AUG 05, 2019
Cornea/External Disease, Refractive Mgmt/Intervention
Researchers measured corneal thickness changes with isotonic riboflavin solution and hydroxypropyl methylcellulose (HPMC) during accelerated corneal collagen crosslinking (CXL) with or without the use of an eyelid speculum.
Researchers divided fifty-two eyes (48 patients) with progressive keratoconus into 2 groups. In group 1, an eyelid speculum was removed during 20-minute riboflavin (0.1%) with HPMC (Mediocross M; Avedro) instillation. In group 2, the eyelid speculum remained in place during CXL. All patients underwent accelerated CXL using continuous ultraviolet-A (UVA) light exposure at 9 mW/cm2 for 10 minutes; total energy dose was 5.4 J/cm2.
Intraoperative ultrasound pachymetry measurements were noted before and after epithelial removal, after riboflavin loading, and after 5- and 10-minute UVA light exposure.
After removal of the epithelium, pachymetry decreased an average of 25 μm and 31 μm in groups 1 and 2, respectively. The thinnest pachymetry in both group 1 and 2 increased after soaking (52.26 μm and 27.88 μm; P < 0.001) but eyelid closure during riboflavin instillation promoted a significantly greater increase in pachymetry readings (P<0.0001) compared with the speculum group.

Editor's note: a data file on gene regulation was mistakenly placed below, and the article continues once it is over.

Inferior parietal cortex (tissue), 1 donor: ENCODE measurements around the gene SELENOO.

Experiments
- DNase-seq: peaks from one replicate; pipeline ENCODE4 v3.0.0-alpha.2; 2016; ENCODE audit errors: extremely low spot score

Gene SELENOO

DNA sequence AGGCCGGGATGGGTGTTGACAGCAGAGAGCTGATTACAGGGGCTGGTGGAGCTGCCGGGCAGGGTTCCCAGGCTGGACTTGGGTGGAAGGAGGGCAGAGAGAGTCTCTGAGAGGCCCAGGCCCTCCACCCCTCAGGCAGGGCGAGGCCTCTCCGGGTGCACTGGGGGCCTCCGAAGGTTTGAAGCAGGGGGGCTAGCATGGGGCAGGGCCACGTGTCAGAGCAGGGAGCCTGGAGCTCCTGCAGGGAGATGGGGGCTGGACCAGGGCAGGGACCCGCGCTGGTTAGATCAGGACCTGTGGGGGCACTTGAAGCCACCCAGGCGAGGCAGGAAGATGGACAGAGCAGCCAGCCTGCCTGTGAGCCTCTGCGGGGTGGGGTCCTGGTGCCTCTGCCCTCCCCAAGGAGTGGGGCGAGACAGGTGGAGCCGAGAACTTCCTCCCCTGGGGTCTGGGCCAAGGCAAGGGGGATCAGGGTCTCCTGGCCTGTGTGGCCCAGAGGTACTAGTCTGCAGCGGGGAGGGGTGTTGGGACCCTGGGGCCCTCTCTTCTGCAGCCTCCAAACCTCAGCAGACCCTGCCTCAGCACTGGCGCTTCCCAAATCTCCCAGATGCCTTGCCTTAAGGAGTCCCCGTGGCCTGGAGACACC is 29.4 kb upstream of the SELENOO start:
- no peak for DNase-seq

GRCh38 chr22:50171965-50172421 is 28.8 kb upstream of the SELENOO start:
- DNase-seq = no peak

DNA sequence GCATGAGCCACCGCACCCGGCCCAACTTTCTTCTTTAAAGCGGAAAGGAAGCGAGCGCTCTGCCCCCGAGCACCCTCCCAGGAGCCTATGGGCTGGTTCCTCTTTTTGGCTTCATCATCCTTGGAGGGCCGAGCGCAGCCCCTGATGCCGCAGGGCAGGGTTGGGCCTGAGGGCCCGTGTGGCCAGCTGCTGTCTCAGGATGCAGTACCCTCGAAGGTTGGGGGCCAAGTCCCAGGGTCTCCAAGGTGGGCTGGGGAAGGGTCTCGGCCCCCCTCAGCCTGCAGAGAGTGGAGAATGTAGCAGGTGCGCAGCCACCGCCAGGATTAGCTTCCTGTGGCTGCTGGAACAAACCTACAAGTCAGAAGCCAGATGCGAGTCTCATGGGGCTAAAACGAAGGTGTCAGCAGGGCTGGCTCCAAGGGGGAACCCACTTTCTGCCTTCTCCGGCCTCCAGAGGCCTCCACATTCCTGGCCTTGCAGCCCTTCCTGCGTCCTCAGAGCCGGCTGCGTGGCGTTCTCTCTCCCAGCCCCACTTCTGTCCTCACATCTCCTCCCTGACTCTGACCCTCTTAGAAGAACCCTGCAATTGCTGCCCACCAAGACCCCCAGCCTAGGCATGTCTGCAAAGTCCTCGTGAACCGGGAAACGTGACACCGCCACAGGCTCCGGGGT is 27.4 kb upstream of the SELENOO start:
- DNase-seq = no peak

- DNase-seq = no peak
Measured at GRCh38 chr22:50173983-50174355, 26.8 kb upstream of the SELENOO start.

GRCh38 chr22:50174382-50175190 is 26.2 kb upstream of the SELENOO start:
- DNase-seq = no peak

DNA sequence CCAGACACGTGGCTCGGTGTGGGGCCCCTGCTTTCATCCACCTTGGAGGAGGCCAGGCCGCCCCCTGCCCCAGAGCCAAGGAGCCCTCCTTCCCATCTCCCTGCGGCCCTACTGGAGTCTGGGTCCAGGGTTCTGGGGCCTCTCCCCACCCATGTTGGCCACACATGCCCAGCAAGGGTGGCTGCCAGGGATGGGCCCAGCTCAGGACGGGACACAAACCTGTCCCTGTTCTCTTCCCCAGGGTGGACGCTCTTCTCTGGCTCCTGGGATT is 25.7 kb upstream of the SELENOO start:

Overall, corneal thickness remained stable in both groups during UVA irradiation at 5 and 10 minutes (P>0.05). However, compared with preoperative pachymetry before epithelial removal, the thickness significantly increased throughout the procedure in group 1 after epithelial removal and remained at preoperative levels in group 2.
Reproducibility of this study is important to help ensure the ability to generalize these conclusions to other cohorts.
Eyelid closure during instillation of riboflavin solution during epi-off CXL further induces corneal swelling. Discontinuation of eyelid speculum during riboflavin loading may improve the safety of procedures performed in thin corneas.